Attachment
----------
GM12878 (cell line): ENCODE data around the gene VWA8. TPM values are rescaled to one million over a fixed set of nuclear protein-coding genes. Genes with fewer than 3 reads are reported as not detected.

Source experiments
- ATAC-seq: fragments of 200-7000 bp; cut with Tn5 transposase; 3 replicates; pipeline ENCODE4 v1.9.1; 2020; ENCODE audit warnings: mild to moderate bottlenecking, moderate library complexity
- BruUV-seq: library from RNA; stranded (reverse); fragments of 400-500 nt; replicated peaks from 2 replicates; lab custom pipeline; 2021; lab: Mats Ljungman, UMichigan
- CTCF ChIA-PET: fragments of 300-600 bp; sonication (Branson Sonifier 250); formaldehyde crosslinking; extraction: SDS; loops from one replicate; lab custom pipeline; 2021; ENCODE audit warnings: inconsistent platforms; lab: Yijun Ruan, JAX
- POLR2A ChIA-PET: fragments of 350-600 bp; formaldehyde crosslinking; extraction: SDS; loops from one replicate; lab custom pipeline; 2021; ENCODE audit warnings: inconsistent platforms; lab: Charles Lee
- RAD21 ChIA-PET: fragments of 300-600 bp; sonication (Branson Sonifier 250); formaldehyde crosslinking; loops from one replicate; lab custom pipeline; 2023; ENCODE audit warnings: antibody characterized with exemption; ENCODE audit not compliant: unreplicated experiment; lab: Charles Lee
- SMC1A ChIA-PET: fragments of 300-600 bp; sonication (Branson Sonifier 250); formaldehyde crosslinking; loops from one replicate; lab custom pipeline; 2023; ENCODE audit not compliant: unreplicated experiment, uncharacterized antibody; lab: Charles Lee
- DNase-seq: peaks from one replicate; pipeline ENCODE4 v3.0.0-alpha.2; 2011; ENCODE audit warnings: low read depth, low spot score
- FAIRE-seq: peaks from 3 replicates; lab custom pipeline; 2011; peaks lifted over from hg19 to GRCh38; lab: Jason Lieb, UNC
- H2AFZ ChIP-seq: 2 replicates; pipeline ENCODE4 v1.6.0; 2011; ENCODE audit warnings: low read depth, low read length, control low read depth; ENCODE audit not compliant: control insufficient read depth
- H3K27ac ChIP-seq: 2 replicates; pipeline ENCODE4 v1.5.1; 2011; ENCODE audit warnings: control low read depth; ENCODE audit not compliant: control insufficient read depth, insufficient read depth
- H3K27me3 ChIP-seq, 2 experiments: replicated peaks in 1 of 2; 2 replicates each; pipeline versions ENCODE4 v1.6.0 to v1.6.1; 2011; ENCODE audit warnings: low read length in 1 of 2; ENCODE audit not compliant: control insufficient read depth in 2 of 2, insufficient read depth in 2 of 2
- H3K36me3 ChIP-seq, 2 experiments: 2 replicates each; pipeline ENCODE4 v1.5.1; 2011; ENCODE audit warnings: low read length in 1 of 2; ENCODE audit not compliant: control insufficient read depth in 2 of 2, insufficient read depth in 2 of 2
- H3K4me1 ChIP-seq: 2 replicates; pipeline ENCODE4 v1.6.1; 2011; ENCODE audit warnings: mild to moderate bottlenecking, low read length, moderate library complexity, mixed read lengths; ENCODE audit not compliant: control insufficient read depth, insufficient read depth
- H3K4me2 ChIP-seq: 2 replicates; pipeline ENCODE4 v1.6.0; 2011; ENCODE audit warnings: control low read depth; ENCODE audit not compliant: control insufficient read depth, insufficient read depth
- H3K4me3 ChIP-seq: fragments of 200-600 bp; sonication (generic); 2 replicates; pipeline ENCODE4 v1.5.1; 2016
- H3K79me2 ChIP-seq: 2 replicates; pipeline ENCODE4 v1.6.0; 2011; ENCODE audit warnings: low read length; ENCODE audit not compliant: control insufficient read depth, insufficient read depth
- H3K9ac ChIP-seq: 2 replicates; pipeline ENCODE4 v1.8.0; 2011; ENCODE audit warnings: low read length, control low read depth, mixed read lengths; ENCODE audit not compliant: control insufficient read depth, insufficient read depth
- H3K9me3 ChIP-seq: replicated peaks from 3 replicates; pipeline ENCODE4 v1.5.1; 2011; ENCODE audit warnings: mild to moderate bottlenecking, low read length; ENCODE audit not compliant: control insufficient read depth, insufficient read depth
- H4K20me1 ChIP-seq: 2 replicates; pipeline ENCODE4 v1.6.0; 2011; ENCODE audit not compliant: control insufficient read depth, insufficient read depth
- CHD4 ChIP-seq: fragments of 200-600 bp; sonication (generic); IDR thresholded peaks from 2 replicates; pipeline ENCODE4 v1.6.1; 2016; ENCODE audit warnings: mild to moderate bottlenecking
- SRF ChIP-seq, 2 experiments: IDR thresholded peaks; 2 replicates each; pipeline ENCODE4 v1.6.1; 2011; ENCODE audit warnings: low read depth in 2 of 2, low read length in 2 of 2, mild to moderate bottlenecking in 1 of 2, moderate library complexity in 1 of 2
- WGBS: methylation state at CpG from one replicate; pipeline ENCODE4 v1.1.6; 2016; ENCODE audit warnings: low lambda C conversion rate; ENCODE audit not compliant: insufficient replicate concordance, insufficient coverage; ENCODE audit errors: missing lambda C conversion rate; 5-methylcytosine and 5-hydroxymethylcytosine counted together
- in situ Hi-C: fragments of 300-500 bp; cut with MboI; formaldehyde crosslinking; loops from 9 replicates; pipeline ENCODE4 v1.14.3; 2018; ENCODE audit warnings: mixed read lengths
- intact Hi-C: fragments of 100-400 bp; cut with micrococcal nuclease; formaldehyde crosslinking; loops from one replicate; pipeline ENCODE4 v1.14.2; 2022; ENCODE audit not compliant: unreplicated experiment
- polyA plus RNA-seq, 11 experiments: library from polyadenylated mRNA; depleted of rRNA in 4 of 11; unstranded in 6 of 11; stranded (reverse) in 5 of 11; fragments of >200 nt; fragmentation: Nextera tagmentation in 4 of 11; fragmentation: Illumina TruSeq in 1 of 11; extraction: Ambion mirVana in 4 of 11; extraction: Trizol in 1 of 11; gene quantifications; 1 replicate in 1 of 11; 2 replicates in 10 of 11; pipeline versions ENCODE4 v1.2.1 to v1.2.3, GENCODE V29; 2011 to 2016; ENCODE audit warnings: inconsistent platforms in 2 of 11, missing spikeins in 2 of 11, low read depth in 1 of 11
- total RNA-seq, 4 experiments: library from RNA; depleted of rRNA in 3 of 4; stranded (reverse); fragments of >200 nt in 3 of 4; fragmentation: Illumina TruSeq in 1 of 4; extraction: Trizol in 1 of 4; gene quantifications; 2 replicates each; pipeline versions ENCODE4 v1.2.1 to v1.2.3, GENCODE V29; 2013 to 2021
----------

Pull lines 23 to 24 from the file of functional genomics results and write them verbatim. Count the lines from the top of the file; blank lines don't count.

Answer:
- SRF ChIP-seq, 2 experiments: IDR thresholded peaks; 2 replicates each; pipeline ENCODE4 v1.6.1; 2011; ENCODE audit warnings: low read depth in 2 of 2, low read length in 2 of 2, mild to moderate bottlenecking in 1 of 2, moderate library complexity in 1 of 2
- WGBS: methylation state at CpG from one replicate; pipeline ENCODE4 v1.1.6; 2016; ENCODE audit warnings: low lambda C conversion rate; ENCODE audit not compliant: insufficient replicate concordance, insufficient coverage; ENCODE audit errors: missing lambda C conversion rate; 5-methylcytosine and 5-hydroxymethylcytosine counted together